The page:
Big fat Americans who drink diet soda eat "significantly" more than their counterparts who drink regular sodas and other sugary beverages, according to a new study.
Researchers from John Hopkins Bloomberg School of Public Health examined national consumption patterns related to diet beverages and calorie intake to come up with the conclusion. The data was compiled from National Health Surveys conducted between 1999 and 2010, and the results were published in The American Journal of Public Health last week.
Consumption rates of diet soda in the U.S. have seen a dramatic jump over the last few decades. Twenty percent of the population consumes diet drinks today, up from three percent in 1965, according to the researchers.
The findings support previous research that found artificial sweeteners may cause greater activation of the brain's reward sensors, disrupt appetite control and therefore cause people to increase their overall food intake.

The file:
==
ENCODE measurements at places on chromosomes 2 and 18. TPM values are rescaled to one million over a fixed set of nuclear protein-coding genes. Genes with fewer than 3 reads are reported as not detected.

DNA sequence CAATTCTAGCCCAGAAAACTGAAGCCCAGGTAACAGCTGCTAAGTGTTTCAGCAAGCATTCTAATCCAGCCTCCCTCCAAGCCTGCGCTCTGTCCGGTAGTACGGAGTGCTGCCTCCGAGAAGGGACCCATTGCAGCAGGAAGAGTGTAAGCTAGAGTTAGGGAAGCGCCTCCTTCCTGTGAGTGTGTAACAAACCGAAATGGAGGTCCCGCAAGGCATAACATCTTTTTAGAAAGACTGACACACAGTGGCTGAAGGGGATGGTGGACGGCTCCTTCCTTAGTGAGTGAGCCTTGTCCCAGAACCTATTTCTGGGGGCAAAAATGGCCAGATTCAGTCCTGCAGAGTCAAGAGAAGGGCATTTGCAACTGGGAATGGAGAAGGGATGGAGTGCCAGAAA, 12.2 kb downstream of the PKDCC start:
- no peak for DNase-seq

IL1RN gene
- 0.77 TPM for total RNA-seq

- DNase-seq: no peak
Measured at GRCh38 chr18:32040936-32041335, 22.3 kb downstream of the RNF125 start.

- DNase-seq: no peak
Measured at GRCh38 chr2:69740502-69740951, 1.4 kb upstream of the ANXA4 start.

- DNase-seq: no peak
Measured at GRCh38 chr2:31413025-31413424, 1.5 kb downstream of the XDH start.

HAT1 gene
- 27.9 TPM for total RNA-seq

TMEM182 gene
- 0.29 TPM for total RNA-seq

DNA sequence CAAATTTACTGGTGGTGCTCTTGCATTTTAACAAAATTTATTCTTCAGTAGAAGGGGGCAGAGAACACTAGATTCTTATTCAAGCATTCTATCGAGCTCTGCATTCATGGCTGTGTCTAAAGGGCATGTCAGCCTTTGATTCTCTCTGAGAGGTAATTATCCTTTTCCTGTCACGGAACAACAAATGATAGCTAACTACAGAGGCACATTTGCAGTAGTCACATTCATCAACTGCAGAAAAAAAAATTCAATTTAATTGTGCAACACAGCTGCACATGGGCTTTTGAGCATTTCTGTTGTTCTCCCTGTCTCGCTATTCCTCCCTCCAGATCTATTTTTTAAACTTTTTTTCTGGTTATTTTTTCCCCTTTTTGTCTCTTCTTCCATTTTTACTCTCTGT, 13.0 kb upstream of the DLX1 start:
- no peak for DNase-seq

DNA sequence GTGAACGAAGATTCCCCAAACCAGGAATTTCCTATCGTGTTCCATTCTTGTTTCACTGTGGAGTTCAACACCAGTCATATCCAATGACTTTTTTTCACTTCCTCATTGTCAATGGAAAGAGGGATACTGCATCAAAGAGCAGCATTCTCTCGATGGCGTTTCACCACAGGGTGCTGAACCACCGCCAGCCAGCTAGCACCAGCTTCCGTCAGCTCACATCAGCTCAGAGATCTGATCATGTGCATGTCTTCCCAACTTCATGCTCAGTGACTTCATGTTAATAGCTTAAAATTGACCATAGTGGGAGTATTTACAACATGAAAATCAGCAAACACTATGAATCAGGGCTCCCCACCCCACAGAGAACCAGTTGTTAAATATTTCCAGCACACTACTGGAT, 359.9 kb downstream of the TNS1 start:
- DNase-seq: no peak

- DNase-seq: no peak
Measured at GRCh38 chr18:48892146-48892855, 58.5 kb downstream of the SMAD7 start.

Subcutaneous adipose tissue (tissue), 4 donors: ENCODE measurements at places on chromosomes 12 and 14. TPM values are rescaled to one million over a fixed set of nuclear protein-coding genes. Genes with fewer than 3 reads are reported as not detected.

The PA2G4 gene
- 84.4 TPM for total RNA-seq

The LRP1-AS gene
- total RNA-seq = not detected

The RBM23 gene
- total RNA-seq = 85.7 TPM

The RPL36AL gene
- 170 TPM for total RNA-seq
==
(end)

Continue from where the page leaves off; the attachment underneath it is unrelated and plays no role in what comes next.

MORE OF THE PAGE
Interestingly, the more overweight people are, the more likely they are to drink diet sodas, the researchers found: 11% of healthy-weight, 19% of overweight and 22% of obese adults drink diet beverages. And the association between drinking diet sodas and eating more calories from solid foods only held for overweight and obese adults; drinking diet sodas did not affect the caloric consumption of healthy-weight people, the scientists found.
"The net increase in daily solid-food consumption associated with diet-beverage consumption was 88 kilocalories for overweight and 194 kilocalories for obese adults," they found. Those kilocalories definitely add up over time.
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"Heavier U.S. adults who drink diet beverages will need to reduce solid-food calorie consumption to lose weight," the researchers conclude.
Thanks for figuring that one out for us, Sherlock.